About Jasmyne Cannick

Jasmyne is a critic and commentator based in Los Angeles who writes about the intersection of pop culture, race, class, and politics as played out in the African-American community. An award-winning journalist who previously worked in the U.S. House of Representatives as a press secretary, Jasmyne was selected as one of ESSENCE Magazine’s 25 Women Shaping the World and is a regular contributor to National Public Radio’s “News and Notes.” She is currently working as a political consultant in California on local and state campaigns.

Not Really, But Sort of in Defense of the ‘Pillowcase Rapist’

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Jasmyne Cannick: Society needs to come to a definitive conclusion on whether sex crimes are psychological or just plain criminal. Because if we truly believe that people who commit sex crimes are mentally ill and just can’t help themselves—prison isn’t where they belong.

Death Penalty Reform’s Strange Bedfellows Bad News for Blacks in California

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Death Penalty Reform: Anytime three of California’s former governors agree, run as fast as you can in the opposite direction.

Because English-Speaking-Only Students Have Dreams Too

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Jasmyne Cannick: Unless state lawmakers put forth the same effort into teaching public school students Spanish that they’ve put into English as a Second Language (ESL) for Latino students, Black and white students will find themselves locked out of the job market for generations to come.

Bill O’Reilly, Rev. Al, Lil Wayne & Black America

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Jasmyne Cannick: If Bill O”Reilly feels that strongly about Rev. Sharpton, maybe he should ask himself why Blacks still need Rev. Sharpton and his ilk in 2013.

Why I Still Can’t Marry My Girlfriend

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Jasmyne Cannick: Getting married is one thing, but for my girlfriend and a lot of African-Americans in same-sex relationships, having a job and feeling worthy of marrying is another.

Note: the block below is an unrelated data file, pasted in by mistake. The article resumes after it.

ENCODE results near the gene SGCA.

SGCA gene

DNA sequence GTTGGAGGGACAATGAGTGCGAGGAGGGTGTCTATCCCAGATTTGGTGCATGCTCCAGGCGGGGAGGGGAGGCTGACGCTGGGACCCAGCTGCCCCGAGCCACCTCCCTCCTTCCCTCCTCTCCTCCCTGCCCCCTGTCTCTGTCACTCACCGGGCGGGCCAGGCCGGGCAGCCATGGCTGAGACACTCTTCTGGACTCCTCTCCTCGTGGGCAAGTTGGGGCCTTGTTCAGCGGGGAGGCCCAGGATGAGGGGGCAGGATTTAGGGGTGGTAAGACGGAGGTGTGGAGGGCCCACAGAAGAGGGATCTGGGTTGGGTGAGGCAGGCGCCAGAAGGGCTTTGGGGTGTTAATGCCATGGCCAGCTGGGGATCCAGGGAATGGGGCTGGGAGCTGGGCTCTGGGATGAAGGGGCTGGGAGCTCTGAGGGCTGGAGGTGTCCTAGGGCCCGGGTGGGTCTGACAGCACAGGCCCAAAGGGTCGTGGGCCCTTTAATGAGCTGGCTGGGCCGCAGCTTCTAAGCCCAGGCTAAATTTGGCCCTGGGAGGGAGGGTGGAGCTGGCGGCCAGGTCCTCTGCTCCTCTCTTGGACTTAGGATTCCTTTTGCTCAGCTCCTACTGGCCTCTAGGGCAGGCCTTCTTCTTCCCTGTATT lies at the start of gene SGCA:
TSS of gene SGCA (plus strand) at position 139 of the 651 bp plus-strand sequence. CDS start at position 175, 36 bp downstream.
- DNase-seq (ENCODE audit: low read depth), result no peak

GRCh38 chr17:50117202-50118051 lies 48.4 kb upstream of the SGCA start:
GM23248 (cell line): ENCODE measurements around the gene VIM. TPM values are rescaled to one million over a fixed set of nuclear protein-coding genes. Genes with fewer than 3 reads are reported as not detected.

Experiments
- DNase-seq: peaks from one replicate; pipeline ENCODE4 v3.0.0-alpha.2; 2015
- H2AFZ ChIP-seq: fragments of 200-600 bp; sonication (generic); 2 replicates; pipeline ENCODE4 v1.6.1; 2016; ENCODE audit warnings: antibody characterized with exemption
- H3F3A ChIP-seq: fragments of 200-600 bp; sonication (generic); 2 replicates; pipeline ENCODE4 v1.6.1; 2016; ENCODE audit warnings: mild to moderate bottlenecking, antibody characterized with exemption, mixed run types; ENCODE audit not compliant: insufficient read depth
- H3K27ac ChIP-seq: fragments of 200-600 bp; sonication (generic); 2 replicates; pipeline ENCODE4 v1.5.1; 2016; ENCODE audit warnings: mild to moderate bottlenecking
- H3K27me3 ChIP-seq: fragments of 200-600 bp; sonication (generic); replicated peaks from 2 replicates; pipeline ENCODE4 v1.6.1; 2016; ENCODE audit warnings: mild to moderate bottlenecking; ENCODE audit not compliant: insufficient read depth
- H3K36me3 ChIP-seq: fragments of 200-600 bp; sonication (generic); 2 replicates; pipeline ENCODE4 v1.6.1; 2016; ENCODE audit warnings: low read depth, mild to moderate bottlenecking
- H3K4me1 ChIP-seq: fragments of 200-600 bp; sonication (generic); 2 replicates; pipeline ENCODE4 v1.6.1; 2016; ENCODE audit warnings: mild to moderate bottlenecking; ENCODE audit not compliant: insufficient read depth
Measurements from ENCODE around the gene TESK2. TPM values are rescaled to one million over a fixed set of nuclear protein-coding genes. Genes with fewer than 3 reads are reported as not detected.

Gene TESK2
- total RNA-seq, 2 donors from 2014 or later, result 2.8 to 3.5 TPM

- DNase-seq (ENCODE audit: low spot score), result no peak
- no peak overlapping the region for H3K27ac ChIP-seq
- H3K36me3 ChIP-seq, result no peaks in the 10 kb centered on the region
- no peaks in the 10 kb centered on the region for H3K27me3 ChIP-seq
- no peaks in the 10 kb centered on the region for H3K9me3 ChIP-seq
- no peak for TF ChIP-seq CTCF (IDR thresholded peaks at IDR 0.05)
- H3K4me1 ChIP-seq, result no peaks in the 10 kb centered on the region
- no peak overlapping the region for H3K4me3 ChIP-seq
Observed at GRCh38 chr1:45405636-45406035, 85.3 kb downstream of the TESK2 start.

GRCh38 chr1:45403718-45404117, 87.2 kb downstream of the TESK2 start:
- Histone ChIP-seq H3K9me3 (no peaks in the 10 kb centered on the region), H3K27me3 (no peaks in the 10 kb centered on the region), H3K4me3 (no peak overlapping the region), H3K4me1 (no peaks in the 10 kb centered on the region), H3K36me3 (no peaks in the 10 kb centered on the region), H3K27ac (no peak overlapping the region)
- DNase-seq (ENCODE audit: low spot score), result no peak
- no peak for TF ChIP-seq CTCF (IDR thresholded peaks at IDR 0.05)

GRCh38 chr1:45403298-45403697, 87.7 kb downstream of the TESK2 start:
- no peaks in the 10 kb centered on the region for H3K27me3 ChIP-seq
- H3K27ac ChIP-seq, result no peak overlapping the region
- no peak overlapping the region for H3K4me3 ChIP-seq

Abercrombie & Fitch’s ‘Fat Policy’ A Good Thing

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Jasmyne Cannick: Protesting Abercrombie & Fitch is sending the message to children, teens, and adults that it’s okay to be fat and if people don’t accept you being fat and make clothes to accommodate your fatness that they are somehow bad.

Christopher Dorner, Racism, and LA’s Police Department

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Jasmyne Cannick: I want to see the relationship between Blacks and the LAPD improve and I believe that it has. But I also believe that we just took a huge step backwards with Dorner and no amount of community meetings with civil rights leaders and the LAPD posing for cameras is going to fix that.

Chick-Fil-A: Gays Can Be Bullies, Too

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Jasmyne Cannick: Gays whose feathers have been ruffled by Chick-Fil-A need to demonstrate a little common sense—find somewhere else to eat and take ten of their best friends with them.

The Willis Edwards I Knew

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Jasmyne Cannick: The flying headlines and blog posts about Willis Edwards’ death and him being openly gay were just as disrespectful and illustrate the disconnect between us and them.

Because Some Laundry Needs to Be Aired